Three Exhibits to See in the New Year
PISSARRO ON PAPER Through March 31 The renowned French Impressionist Camille Pissarro is best remembered for his striking atmospheric landscape paintings, which instilled with signature character the mood and essence of his pastoral subjects. Printmaking was also an important part of his artistic process, and a series of them are currently on view in a beautiful one- room installation.
Pissarro began printmaking in his early thirties, and he valued the ease and efficiency with which he could test new ideas for his larger works. It also offered him the ability to manipulate surface texture and value in a way that drawing studies could not, resulting in the compositional density that is now so revered in his work. He became increasingly innovative as he grew more comfortable with different printing techniques, and ultimately purchased his own etching press to streamline his production.
Collectively, the works pay homage to Pissarro’s spirited experimentation, as well as his gradual but steady inclination toward landscapes, and the rural inhabitants of the farms and small towns that dwelt among them. His methods of printmaking left a history of his energy and physicality – one can witness throughout the prints his process of dabbing, rubbing, and dragging with a range of media, from brushes and palette knives, to his bare hands. Any fan of Impressionism will relish the opportunity to spend time with these works. Just as Pissarro suggested through his paintings and prints, it is not always the grand productions in life that warrant our attention, but the small moments of wonder that get lost in between.
THE BOX AS FORM, STRUCTURE, AND CONTAINER Through February 18 The Modern Lab is a small gallery inside the dedicated, focused installations of modern and contemporary works in a variety of media from the NGA’s collection. The current installation deals with the boxes, and the unnoticed but ubiquitous role they play in the contemporary environments. The concept of ‘box’ allows the artist in this situation to deal with their nature of accumulation, display and rearrangement.
Cameras, technology, and dioramas play a large role in this exhibit, addressing the lexical as well as aesthetic relationship with the idea of a box: a camera is a box where we store our memories, a computer a box where that gives us the space to think, but can also trap us in its hyper-engaging virtual reality. In these situations, it facilitates and obstructs our perception all at once, allowing certain things to come into focus while blocking out the rest of the world.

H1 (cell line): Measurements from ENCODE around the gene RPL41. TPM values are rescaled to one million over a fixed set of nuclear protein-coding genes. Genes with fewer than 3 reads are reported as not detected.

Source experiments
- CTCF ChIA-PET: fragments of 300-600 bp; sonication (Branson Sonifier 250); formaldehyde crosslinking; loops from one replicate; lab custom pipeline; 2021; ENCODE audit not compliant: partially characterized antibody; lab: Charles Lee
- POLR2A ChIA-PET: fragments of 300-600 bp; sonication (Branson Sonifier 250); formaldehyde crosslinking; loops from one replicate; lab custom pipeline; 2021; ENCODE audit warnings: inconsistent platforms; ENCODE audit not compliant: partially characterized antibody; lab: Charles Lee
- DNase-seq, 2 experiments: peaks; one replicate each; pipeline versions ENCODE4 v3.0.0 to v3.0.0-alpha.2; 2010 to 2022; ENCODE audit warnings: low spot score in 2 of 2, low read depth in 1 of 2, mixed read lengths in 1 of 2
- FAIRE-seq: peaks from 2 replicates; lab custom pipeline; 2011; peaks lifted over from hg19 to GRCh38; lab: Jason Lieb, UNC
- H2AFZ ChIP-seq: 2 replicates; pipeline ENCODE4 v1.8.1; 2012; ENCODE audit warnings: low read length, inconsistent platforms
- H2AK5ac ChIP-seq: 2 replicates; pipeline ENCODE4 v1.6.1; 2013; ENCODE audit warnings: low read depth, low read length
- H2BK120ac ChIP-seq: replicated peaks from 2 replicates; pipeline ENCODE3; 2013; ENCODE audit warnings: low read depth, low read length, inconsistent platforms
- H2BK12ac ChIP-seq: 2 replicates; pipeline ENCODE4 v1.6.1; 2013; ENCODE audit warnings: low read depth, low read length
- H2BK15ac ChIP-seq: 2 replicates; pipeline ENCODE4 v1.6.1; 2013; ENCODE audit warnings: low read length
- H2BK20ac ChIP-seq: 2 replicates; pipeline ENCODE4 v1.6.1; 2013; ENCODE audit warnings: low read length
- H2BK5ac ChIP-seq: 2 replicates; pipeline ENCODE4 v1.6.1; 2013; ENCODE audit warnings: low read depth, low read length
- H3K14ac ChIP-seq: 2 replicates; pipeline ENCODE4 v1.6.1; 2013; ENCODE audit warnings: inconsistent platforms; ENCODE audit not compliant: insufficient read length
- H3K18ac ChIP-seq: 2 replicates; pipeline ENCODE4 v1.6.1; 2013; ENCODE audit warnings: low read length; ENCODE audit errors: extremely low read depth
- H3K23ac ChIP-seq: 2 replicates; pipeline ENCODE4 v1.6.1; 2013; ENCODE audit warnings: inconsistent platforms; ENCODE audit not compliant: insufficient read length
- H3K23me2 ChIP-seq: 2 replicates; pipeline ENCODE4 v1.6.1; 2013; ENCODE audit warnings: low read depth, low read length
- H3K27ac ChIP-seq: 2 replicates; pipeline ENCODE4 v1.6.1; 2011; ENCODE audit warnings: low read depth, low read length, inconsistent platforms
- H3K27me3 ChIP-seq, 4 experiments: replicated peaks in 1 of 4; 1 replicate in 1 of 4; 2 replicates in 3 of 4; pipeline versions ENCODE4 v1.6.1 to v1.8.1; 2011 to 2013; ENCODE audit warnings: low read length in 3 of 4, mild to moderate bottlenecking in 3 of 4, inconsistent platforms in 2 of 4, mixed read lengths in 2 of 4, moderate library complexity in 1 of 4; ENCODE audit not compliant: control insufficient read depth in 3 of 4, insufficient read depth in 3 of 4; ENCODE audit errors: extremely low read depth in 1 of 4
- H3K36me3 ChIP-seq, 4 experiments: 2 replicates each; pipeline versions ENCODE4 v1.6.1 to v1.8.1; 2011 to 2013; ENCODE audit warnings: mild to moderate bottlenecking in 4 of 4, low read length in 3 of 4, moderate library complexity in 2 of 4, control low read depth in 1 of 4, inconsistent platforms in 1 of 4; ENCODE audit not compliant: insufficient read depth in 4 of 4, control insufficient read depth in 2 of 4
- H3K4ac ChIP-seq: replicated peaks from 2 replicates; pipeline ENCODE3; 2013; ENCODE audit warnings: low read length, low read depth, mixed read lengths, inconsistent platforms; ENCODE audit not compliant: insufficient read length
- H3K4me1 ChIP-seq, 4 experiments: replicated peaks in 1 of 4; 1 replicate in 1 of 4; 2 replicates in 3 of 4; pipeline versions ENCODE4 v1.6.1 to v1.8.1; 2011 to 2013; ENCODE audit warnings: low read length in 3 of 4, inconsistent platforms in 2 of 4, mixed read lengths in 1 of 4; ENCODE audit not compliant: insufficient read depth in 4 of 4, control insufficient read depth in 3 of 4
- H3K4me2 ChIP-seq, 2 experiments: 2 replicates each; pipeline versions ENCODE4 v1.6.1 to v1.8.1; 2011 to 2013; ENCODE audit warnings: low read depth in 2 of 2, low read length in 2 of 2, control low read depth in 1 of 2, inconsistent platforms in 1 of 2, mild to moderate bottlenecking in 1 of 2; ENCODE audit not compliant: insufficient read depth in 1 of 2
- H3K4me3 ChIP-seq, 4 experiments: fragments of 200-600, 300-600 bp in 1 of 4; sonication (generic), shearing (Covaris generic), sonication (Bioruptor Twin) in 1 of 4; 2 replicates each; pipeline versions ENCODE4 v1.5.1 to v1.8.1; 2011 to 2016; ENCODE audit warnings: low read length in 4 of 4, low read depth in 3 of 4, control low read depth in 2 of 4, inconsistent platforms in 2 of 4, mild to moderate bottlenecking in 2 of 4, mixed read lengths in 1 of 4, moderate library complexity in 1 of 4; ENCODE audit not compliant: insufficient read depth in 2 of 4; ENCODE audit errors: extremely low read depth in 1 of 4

‘Box’ in relationship to death is also an issue dealt with in the exhibit. Some more piercing works recall coffins, tombs and Egyptian sarcophagi. Hair displayed in one case points toward a keepsake or locket, a small safe place for remembrance of a lost loved one. The body is dealt with as material objects in this exhibit, along with the notion that things change and take on different forms despite the protective boundaries of a ‘box.’ While it may sound gruesome, the installation deals with these subjects with a tact, intelligence, sensitivity and beauty that is thought- provoking and rather wonderful.
This theme also allowed artists to consider the architectural problem of combining two-dimensional surfaces and grid-like frames (think of an unfolded cardboard shipping box) to create three-dimensional objects. This show is for those who enjoy contemporary art for challenging them to think outside the box (forgive the pun).
Michelangelo’s David-Apollo Through March 3 As The Washington Post notes, the last time Michelangelo’s David-Apollo was in Washington, in 1949, “the nation was preparing to inaugurate Harry S. Truman for his second term.”
At that time, the sculpture was brought over as a goodwill gesture by the Italian government, and it was displayed, rightfully, at the National Gallery. It is now back in its semi-centennial vacation home, on loan from the Museo Nazionale del Bargello in Florence for a limited time, in celebration of “The Year of Italian Culture,” a program of nationwide events in celebration of Italy’s rich heritage and continuing legacy.
A marble statue by art history’s grand master of sculpture, Michelangelo’s David-Apollo is a figure of a young man twisting in motion, with an arm slung across his chest. The pose captured in the face and body wears the signature expression of mercurial divinity in Michelangelo’s figurative work, suspended both in motion and in thought. With areas covered by a fine network of chisel marks, the statue is a breathtaking example of Michelangelo’s unfinished sculptural works, almost as illuminating as his finished masterpieces. The unfinished condition allows viewers to study the sculptural process and understand the commitment and mastery it truly took to create such a work of art. This sculpture alone is worth a trip across town—it’s too good to miss.